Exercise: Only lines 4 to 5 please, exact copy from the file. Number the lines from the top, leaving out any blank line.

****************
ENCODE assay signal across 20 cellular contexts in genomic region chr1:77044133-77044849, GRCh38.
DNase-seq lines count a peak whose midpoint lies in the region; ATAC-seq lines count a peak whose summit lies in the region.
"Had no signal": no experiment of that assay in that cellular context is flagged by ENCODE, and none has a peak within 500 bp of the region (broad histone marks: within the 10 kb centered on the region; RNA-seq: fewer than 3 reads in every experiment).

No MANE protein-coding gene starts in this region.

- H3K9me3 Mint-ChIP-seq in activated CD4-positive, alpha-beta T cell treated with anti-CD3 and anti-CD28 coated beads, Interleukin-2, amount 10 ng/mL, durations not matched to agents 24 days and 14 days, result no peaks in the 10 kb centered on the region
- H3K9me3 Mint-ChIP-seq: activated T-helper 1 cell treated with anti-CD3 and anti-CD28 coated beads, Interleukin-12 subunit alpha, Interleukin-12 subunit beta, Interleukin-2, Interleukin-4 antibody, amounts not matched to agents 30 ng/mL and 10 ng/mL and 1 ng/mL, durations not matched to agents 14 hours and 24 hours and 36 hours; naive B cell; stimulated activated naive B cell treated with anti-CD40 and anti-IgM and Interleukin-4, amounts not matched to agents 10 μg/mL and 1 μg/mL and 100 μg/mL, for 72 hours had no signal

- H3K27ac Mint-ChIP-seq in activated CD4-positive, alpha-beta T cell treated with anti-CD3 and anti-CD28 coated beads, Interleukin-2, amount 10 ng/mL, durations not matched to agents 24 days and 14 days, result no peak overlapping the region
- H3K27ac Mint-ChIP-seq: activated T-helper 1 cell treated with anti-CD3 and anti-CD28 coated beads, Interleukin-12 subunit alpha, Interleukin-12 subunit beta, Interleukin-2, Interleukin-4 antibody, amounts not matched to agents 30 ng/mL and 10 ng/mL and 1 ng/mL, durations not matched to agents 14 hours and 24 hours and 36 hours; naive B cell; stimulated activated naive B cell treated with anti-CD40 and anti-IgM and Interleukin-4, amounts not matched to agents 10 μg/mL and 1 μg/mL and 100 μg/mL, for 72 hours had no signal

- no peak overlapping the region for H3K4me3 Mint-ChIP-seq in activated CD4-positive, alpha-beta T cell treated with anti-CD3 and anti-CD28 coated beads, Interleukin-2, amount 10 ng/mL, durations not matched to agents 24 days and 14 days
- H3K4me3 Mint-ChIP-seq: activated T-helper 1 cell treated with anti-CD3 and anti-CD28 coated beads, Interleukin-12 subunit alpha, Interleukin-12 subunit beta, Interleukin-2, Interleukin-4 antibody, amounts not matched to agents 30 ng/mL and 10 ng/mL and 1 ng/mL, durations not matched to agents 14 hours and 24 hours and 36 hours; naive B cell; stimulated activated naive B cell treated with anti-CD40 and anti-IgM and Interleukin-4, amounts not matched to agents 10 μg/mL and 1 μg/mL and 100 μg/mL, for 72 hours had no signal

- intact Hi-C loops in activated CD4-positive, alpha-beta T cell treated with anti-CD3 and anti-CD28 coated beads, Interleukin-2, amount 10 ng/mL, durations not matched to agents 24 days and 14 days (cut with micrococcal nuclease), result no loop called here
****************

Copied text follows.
No MANE protein-coding gene starts in this region.

- H3K9me3 Mint-ChIP-seq in activated CD4-positive, alpha-beta T cell treated with anti-CD3 and anti-CD28 coated beads, Interleukin-2, amount 10 ng/mL, durations not matched to agents 24 days and 14 days, result no peaks in the 10 kb centered on the region